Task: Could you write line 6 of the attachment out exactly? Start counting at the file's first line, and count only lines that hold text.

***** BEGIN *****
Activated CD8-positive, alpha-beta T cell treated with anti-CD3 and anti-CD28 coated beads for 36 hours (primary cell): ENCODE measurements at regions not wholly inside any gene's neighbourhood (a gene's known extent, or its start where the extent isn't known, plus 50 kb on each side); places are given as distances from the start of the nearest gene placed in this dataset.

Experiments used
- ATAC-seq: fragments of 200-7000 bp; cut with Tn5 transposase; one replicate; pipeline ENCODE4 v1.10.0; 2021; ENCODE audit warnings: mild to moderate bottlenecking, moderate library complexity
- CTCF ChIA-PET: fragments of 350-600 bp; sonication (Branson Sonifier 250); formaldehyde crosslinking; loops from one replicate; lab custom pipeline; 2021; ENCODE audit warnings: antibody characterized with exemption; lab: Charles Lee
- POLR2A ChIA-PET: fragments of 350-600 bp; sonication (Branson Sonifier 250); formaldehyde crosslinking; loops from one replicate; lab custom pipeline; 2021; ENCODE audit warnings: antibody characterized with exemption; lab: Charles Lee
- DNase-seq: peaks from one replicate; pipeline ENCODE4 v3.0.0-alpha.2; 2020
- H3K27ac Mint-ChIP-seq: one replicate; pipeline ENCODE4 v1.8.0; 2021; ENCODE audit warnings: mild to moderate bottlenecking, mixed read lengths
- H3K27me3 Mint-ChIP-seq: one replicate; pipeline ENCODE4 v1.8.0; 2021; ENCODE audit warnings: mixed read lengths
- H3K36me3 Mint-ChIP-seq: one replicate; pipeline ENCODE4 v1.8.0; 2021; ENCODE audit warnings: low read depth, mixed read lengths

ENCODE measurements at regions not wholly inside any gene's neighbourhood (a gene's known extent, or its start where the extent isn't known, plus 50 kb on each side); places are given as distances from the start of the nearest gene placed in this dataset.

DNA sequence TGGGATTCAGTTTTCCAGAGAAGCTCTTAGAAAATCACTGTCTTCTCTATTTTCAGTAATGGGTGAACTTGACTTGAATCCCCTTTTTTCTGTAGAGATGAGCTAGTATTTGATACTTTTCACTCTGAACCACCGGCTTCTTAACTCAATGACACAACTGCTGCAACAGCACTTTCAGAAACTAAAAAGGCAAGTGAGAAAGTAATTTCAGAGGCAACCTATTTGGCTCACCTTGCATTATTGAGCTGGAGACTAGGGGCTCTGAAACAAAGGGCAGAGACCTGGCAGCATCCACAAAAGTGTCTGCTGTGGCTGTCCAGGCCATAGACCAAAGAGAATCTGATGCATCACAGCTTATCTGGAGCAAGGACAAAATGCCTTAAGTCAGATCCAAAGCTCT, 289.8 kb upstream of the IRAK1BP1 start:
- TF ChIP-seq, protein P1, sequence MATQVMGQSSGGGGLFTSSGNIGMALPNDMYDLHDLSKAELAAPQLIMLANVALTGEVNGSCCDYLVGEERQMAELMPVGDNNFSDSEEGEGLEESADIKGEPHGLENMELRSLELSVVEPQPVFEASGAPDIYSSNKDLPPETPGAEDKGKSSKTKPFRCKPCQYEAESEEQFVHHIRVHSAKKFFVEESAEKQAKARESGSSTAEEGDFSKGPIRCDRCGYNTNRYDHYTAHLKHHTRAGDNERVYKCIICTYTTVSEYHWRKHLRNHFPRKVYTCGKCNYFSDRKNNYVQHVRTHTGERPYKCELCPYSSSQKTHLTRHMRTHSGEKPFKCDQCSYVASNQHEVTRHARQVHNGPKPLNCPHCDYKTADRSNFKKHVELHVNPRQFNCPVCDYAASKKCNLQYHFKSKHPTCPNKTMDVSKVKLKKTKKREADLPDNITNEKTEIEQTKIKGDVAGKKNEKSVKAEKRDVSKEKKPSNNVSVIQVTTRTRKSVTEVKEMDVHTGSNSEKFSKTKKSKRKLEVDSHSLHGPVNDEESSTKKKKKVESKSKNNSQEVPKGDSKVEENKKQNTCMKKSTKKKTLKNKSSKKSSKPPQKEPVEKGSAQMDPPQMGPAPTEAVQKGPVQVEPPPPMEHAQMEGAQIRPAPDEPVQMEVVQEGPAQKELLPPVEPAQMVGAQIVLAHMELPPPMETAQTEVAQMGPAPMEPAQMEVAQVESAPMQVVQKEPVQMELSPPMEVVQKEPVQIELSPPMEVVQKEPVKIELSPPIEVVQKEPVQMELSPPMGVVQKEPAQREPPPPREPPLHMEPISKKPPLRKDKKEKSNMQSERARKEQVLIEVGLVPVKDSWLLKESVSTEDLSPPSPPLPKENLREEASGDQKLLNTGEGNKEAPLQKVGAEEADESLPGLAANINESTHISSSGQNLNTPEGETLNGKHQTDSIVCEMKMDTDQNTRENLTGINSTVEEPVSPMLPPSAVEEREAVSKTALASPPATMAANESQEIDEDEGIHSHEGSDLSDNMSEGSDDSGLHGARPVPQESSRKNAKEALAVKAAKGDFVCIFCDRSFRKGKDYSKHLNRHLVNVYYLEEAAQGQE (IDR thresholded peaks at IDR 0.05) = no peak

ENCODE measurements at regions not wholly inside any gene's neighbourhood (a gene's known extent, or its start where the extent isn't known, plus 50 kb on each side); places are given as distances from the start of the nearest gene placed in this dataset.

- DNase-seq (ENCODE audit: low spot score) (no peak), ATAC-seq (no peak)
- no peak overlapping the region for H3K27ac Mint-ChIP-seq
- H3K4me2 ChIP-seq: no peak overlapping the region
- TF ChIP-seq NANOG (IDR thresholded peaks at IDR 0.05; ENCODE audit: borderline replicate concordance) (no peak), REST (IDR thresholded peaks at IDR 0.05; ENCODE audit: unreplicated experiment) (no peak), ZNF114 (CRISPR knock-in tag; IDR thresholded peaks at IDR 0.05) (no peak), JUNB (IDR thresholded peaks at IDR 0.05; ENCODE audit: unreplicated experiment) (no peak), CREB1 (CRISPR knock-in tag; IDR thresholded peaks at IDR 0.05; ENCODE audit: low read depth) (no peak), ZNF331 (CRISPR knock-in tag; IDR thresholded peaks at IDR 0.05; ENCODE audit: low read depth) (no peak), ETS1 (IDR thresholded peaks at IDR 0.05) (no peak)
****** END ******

- DNase-seq: peaks from one replicate; pipeline ENCODE4 v3.0.0-alpha.2; 2020